The Curse of the MLS Cup

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MLS has lived for less than two decades. While the recent wave of expansion has paid homage to US soccer’s NASL roots, trophies, stories, and anecdotes from that era have fallen into a black hole. They certainly are not to be seen as MLS soccer-specific stadia. Sporting KC’s stadium is lovely, but makes no mention of the KC Spurs (or their title). Thus, the short history of MLS lacks many of the intrigue and mystery a fan derives from, say, the Red Sox’s old (and now antiquated) “Curse of the Bambino.”

However, this last MLS cup was not all smiles, after parties, and Landon Donovan stubble sightings. Lurking in the shadows, tragedy struck.

Houston Dynamo forward Calen Carr scored the game’s opening goal, but injured his ACL and had to leave the game. For a player that has battled concussions and been a bit of an MLS journeyman, to score a goal in the championship game and then pick up a serious injury was sad, if not surprising. Cruel fate bestowed a wonderful opportunity upon Calen, he seized it, and then fate snatched it away.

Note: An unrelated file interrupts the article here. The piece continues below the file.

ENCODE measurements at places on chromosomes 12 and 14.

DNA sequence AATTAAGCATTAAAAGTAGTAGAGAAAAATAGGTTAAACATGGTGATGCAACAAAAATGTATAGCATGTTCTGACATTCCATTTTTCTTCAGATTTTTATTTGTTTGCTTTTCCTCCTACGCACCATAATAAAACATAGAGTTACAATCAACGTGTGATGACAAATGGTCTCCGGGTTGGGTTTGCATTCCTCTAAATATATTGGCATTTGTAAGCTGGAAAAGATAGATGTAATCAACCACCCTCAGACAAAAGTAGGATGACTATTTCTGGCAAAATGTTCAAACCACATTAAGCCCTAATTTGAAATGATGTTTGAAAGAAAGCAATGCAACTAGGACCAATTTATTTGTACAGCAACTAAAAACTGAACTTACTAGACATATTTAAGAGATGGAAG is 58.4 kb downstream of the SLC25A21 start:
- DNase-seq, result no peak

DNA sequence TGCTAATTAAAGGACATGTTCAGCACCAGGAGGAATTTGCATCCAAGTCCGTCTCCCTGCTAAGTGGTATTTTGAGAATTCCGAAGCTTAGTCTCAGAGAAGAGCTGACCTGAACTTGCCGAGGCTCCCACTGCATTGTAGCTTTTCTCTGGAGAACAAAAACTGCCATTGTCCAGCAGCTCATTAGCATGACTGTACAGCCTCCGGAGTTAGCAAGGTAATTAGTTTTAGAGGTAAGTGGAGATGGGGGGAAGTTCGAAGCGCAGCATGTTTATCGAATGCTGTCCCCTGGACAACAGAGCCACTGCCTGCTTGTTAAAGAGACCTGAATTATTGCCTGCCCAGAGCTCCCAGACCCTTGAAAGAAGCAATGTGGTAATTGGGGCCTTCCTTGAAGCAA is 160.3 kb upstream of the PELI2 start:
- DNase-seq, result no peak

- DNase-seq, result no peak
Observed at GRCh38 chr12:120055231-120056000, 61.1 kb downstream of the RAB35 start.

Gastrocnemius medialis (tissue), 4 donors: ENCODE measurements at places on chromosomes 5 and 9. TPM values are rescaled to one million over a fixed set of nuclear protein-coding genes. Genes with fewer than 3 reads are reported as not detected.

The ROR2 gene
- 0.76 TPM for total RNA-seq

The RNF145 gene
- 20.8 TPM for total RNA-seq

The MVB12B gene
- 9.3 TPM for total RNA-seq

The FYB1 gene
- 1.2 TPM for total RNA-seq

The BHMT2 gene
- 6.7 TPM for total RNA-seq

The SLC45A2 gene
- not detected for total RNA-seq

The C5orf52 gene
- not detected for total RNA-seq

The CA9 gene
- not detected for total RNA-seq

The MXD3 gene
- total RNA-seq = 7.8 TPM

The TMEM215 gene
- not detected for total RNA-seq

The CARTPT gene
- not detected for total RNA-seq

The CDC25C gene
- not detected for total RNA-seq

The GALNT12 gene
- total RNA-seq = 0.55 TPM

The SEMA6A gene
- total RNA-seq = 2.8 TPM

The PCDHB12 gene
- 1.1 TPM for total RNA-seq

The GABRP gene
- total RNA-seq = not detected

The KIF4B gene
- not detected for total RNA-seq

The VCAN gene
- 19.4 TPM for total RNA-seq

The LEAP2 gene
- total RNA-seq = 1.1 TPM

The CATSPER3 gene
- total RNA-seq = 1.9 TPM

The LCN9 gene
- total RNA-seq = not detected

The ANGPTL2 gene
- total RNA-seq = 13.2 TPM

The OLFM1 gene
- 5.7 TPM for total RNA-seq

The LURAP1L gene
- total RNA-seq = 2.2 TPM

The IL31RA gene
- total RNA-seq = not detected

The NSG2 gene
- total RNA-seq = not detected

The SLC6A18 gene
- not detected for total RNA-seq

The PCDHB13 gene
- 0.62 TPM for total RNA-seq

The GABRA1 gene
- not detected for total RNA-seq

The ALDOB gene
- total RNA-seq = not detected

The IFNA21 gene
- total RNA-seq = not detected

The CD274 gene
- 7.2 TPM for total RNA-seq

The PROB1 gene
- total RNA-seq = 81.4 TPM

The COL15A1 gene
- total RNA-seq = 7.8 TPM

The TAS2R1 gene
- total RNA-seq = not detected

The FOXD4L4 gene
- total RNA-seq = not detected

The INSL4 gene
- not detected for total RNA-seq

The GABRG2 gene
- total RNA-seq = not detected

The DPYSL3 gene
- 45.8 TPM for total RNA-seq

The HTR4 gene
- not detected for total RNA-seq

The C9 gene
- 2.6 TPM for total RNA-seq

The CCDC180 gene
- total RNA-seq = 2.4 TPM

To MLS fans, this is not the first time we have seen such awful things.

Two years ago, the Colorado Rapids reached the MLS cup final and won the title. In extra-time, their star striker, Omar Cummings, picked up an injury. He was subbed off for Macoumba Kandji, a relative youngster from Senegal. Kandji played a key role in setting up the Rapids’ championship-winning goal. However, it came at a terrible price: on that same play, he injured his ACL.

Notice a correlation? Well, I see a curse. And I blame this curse on MLS’s refusal to honor NASL championships and insistence on tossing dirt on soccer in America’s past. Until MLS embraces the flawed and stop-start history of the game, expect more ACL injuries in the MLS Cup. The ghosts of the past shall pluck the promise from the youth of the present.


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